Low views of Scripture do not lead to high views of preaching, teaching or even hearing and learning God’s word (See 1 Thessalonians 2:13). And the impact of such views can be devastating to families, churches, and souls. By low views of Scripture what is meant is any view that ultimately fails to see God as the author – views that undermine inerrancy. However, it is possible to have a high view of Scripture’s inspiration and authority, but to neglect to see how the implications of such a view ought to be evidenced in both our daily lives generally and in our study habits specifically. If the Bible is the very word of God, then considerable thoughtfulness, humility, and respect should be given to approaching it (see 2 Timothy 2:15; John 12:48). In our last “Mondays With Mike,” we began looking at eight foundational principles for Better Bible Study. Having examined four such principles, attention now will be given to 4 remaining ones.
The Progressive Principle. God has chosen to reveal His message progressively over the ages, culminating in the finality of the message given in Jesus and the gospel (Hebrews 1:1-4). Nothing more, nothing better and nothing else is coming from God by way of revelation other than what has been revealed by Jesus and the New Testament! We must be aware of the gradual unfolding of God’s great story of redemption, and this includes matters such as different covenants (patriarchy, the law of Moses, New Testament) as well as different points in revelation history. Scripture ought not to be read as if it were given apart from the progression of history and with a recognition of different covenants (See 2 Corinthians 3:6-18; Hebrews 8:6-13; 10:9-10).
The Single Meaning Principle. This principle says that there will generally be only one correct interpretation of a text, although there may be multiple legitimate (yet not unlimited) applications. This principle recognizes that, especially in Old Testament prophecy, there is a “fuller sense” that may later be recognized by way of fulfillment. It also recognizes the need to respect some flexibility regarding figurative language. For example, both Jesus and Satan are referred to as a “lion,” but with vastly different purposes behind it! (Revelation 5:5; 1 Peter 5:8-9).The single meaning principle is especially important at a time when some attempt to try to make the Bible say whatever they want it to mean. And sometimes this occurs in a setting where people hold completely contradicting views! Like other principles, the single meaning principle has its basis in examining what the author initially intended to say to the recipients through diligent, conscientious interaction with the text. The passage cannot mean what the author never intended it to say!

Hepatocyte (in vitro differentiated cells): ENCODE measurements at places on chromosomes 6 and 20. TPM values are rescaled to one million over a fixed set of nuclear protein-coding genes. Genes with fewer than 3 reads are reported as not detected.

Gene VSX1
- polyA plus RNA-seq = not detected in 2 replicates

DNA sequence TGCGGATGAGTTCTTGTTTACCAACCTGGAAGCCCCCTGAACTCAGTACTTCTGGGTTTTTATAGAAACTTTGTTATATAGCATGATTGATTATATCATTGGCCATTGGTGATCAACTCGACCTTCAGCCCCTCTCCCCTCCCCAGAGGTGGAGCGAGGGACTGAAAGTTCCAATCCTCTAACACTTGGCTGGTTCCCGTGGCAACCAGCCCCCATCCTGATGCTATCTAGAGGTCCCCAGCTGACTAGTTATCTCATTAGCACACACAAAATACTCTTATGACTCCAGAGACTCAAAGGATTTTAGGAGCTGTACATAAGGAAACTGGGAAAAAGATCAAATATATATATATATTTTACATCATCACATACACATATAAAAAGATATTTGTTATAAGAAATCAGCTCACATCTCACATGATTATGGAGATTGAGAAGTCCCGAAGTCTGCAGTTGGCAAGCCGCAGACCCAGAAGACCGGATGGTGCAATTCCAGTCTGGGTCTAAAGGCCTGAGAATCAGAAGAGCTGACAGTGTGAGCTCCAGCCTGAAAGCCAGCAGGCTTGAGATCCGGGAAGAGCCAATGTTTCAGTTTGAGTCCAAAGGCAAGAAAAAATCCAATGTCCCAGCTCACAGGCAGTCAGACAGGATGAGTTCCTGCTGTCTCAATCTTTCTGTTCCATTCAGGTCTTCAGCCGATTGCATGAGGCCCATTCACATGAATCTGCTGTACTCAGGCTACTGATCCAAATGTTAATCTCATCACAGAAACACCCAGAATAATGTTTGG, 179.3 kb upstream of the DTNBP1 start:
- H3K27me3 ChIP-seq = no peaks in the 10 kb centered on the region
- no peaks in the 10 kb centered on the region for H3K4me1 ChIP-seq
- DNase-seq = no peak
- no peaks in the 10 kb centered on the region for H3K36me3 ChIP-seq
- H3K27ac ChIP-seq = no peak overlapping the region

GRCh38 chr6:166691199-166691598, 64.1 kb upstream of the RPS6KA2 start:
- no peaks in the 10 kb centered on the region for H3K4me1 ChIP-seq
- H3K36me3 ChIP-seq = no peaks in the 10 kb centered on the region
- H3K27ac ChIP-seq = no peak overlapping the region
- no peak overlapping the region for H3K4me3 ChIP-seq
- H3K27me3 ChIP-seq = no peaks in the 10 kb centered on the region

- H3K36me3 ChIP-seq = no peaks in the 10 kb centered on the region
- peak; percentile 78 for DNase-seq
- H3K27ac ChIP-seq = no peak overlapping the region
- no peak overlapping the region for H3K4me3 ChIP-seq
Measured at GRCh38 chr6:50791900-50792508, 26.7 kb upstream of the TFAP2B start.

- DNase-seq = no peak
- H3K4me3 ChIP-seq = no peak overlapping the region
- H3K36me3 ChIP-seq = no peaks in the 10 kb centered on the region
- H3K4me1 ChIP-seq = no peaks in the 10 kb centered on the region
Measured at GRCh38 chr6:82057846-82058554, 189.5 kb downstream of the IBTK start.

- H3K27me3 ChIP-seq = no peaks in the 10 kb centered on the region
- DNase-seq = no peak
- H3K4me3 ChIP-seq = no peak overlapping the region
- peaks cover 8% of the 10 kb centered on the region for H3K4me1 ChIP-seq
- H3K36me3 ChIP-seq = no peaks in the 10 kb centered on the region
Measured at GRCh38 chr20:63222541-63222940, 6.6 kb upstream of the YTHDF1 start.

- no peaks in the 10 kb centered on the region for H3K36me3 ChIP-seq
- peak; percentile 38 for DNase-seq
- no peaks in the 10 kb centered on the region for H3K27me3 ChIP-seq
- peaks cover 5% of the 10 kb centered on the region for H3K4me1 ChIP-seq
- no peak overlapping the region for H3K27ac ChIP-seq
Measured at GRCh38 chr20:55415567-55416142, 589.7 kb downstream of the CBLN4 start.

The Harmony Principle. God does not contradict Himself, and neither does His word. The harmony principle suggests that there will be continuity, harmony and flow not only within the Bible as a whole but within individual books as well. As an example, many have alleged there to be a lack of harmony between Paul and James on the matter of faith and works. Close inspection of what is actually taught by Paul in books like Romans and Galatians, and proper consideration of what is said by James in his letter, removes this supposed lack of harmony. The adage remains true, “The Bible functions as its own best commentary.”
The Applicability Principle. God’s word is not just to be meticulously studied, diagrammed and discussed – it is to be done (Matt. 6:10; 7:24-27; James 1:22). Application deals with the “so what am I do with it now?” aspect of Bible Study. The relevance of a passage is to be wisely assessed and properly appropriated in our lives. It is admitted that it’s one thing to say this, and it’s another thing to accomplish it. In the other foundational principles of study, we examine the text. But in legitimate application, the text studies us! Through rigorous study of a passage, prayer, meditation and discernment (See Philippians 1:9-11), areas of specific and legitimate application can be observed.
These principles certainly are not discussed in an exhaustive manner. As a matter of fact, this effort has been, at best, a mere introduction and reminder. No matter where you are as a Bible student, there’s always plenty of room for personal growth. While
here on earth, there is always the necessity of drawing nearer to our Lord. But the ultimate “advanced degree” for such loving desire will be to hear Jesus say, “Well done, good and faithful servant” (Matthew 25:21).—Mike Vestal